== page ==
Let It Snow
In binghamton, new york, winter meant snow, and though I was young when we left, I was able to recall great heaps of it, and use that memory as evidence that North Carolina was, at best, a third-rate institution. What little snow there was would usually melt an hour or two after hitting the ground, and there you'd be in your windbreaker and unconvincing mittens, forming a lumpy figure made mostly of mud. Snow Negroes, we called them.
The winter I was in the fifth grade we got lucky. Snow fell, and for the first time in years, it accumulated. School was canceled and two days later we got lucky again. There were eight inches on the ground, and rather than melting, it froze. On the fifth day of our vacation my mother had a little breakdown. Our presence had disrupted the secret life she led while we were at school, and when she could no longer take it she threw us out. It wasn't a gentle request, but something closer to an eviction. "Get the hell out of my house," she said.
We reminded her that it was our house, too, and she opened the front door and shoved us into the carport. "And stay out!" she shouted.
My sisters and I went down the hill and sledded with other children from the neighborhood. A few hours later we returned home, surprised to find that the door was still locked. "Oh, come on," we said. I rang the bell and when no one answered we went to the window and saw our mother in the kitchen, watching television. Normally she waited until five o'clock to have a drink, but for the past few days she'd been making an exception. Drinking didn't count if you followed a glass of wine with a cup of coffee, and so she had both a goblet and a mug positioned before her on the countertop.
"Hey!" we yelled. "Open the door. It's us." We knocked on the pane, and without looking in our direction, she refilled her goblet and left the room.
"That bitch," my sister Lisa said. We pounded again and again, and when our mother failed to answer we went around back and threw snowballs at her bedroom window. "You are going to be in so much trouble when Dad gets home!" we shouted, and in response my mother pulled the drapes. Dusk approached, and as it grew colder it occurred to us that we could possibly die. It happened, surely. Selfish mothers wanted the house to themselves, and their children were discovered years later, frozen like mastodons in blocks of ice.
My sister Gretchen suggested that we call our father, but none of us knew his number, and he probably wouldn't have done anything anyway. He'd gone to work specifically to escape our mother, and between the weather and her mood, it could be hours or even days before he returned home.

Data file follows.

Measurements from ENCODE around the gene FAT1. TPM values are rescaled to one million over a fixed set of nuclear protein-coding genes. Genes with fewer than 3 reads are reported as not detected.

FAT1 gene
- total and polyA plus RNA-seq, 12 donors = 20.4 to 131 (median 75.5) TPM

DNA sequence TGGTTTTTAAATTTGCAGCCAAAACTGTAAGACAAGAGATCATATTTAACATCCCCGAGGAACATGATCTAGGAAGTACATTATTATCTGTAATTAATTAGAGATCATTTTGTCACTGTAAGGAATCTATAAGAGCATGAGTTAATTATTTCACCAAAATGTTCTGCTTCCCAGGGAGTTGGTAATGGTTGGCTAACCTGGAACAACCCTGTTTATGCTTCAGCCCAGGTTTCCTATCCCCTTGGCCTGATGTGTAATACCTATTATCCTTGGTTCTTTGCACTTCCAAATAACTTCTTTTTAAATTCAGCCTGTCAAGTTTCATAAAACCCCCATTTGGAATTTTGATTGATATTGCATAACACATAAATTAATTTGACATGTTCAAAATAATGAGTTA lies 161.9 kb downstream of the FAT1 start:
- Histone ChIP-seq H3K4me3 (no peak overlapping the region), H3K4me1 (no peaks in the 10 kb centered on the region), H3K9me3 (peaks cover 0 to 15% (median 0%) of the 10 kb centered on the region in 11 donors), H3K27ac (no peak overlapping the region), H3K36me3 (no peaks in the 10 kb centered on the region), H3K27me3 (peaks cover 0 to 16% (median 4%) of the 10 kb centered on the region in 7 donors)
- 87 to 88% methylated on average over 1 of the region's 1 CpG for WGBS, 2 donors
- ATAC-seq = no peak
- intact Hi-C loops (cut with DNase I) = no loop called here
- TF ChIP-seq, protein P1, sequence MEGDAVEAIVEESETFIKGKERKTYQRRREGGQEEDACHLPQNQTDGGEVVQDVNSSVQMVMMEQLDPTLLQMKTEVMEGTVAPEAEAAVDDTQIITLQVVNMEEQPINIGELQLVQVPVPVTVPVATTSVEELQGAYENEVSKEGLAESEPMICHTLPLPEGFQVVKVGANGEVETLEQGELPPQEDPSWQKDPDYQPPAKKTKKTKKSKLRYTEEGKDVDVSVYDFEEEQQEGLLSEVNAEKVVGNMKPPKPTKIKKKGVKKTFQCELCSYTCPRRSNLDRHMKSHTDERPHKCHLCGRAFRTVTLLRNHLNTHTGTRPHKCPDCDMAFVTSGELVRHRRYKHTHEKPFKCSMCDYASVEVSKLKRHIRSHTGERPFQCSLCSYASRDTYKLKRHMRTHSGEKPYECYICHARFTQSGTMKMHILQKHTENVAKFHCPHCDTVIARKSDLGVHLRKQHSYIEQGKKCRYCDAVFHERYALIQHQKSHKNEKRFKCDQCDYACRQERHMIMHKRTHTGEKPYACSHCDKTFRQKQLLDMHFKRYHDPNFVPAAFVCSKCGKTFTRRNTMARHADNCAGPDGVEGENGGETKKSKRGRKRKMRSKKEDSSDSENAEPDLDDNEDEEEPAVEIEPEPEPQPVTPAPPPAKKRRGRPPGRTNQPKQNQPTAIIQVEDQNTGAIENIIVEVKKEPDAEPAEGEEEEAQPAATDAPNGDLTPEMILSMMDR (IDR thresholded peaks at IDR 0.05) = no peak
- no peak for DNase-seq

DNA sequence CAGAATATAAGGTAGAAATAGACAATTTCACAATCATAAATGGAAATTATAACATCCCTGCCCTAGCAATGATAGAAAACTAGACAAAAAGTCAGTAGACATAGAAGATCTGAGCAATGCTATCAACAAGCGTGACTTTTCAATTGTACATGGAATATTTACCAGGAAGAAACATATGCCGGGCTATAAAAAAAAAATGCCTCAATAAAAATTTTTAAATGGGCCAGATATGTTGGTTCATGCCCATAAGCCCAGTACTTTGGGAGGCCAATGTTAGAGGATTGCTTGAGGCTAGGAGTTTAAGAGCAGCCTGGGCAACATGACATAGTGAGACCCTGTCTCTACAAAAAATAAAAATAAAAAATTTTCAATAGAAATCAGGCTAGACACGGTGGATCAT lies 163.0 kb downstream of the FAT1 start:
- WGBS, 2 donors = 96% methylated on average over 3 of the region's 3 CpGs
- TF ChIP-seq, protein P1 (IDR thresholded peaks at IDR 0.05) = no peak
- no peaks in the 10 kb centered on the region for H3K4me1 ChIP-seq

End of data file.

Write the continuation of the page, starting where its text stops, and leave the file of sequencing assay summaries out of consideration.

"One of us should get hit by a car," I said. "That would teach the both of them." I pictured Gretchen, her life hanging by a thread as my parents paced the halls of Rex Hospital, wishing they had been more attentive. It was really the perfect solution. With her out of the way, the rest of us would be more valuable and have a bit more room to spread out. "Gretchen, go lie in the street."
"Make Amy do it," she said.
Amy, in turn, pushed it off onto Tiffany, who was the youngest and had no concept of death. "It's like sleeping," we told her. "Only you get a canopy bed."
Poor Tiffany. She'd do just about anything in return for a little affection. All you had to do was call her Tiff and whatever you wanted was yours: her allowance money, her dinner, the contents of her Easter basket. Her eagerness to please was absolute and naked. When we asked her to lie in the middle of the street, her only question was "Where?"
We chose a quiet dip between two hills, a spot where drivers were almost required to skid out of control. She took her place, this six-year-old in a butter-colored coat, and we gathered on the curb to watch. The first car to happen by belonged to a neighbor, a fellow Yankee who had outfitted his tires with chains and stopped a few feet from our sister's body. "Is that a person?" he asked.
"Well, sort of," Lisa said. She explained that we'd been locked out of our house and though the man appeared to accept it as a reasonable explanation, I'm pretty sure it was him who told on us. Another car passed and then we saw our mother, this puffy figure awkwardly negotiating the crest of the hill. She did not own a pair of pants, and her legs were buried to the calves in snow. We wanted to send her home, to kick her out of nature just as she had kicked us out of the house, but it was hard to stay angry at someone that pitiful-looking.